New 1994 Group Report proposes solutions to the PGT funding crisis’

This briefing aims to tackle the concerns regarding the lack of long-term funding arrangements for taught postgraduate courses (PGT).

New 1994 Group Report proposes solutions to the PGT funding crisis’

The 1994 has released a report which focuses on the health of taught postgraduate courses (there after postgraduate education’, as distinct from postgraduate research). Although the number of students taking taught postgraduate courses has risen over the last decade, this masks a number of concerning factors:

- This increase is to a large extent driven by increasing numbers of studentsfrom outside the UK

- The vast majority of students are self-nancing

- The system of support through Professional and Career Development Loans is awed, with many students unable to access or afford these loans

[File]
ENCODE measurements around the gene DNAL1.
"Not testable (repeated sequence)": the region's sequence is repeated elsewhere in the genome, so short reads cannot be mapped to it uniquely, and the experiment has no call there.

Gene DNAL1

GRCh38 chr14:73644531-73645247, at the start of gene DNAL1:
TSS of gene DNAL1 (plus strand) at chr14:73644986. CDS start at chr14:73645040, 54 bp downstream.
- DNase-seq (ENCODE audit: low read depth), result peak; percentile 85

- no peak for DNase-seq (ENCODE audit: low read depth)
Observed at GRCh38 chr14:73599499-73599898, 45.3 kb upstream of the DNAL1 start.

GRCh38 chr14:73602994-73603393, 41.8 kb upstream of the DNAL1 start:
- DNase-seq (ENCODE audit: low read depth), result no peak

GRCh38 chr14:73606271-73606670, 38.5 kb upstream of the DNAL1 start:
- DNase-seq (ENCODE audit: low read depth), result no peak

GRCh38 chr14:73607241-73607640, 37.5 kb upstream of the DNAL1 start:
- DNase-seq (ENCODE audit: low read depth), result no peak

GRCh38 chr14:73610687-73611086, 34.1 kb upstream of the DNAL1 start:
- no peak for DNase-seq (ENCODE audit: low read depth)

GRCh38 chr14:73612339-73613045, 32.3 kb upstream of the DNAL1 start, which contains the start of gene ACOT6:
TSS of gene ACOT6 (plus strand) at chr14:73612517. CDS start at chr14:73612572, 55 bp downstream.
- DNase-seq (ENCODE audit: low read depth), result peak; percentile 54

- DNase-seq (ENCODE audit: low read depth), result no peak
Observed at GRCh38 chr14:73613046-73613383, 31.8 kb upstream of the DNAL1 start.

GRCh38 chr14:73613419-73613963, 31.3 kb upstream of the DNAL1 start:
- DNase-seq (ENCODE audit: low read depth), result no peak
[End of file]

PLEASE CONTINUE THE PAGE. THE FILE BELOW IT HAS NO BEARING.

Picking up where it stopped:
- Postgraduate qualications are increasingly important for career development in business and the professsions.

Collectively, this raises what the Government’s adviser on social mobility has called a social mobility timebomb’, with students from disadvantaged back-grounds unable to access postgraduate courses which are increasingly importantfor career development.

We are approaching an important juncture, when those students liable for un-dergraduate tuition fees of up to £9,000 a year will graduate. The implication of students graduating with this level of debt for postgraduate study is uncertain, but makes a long-term funding solution all the more pressing.

In addition to laying out the challenges facing the sector, therefore, we will also publish a series of annexes over the coming weeks exploring options to increase the availability of funding, including loans, for taught postgraduate study.

link to report

link to annex1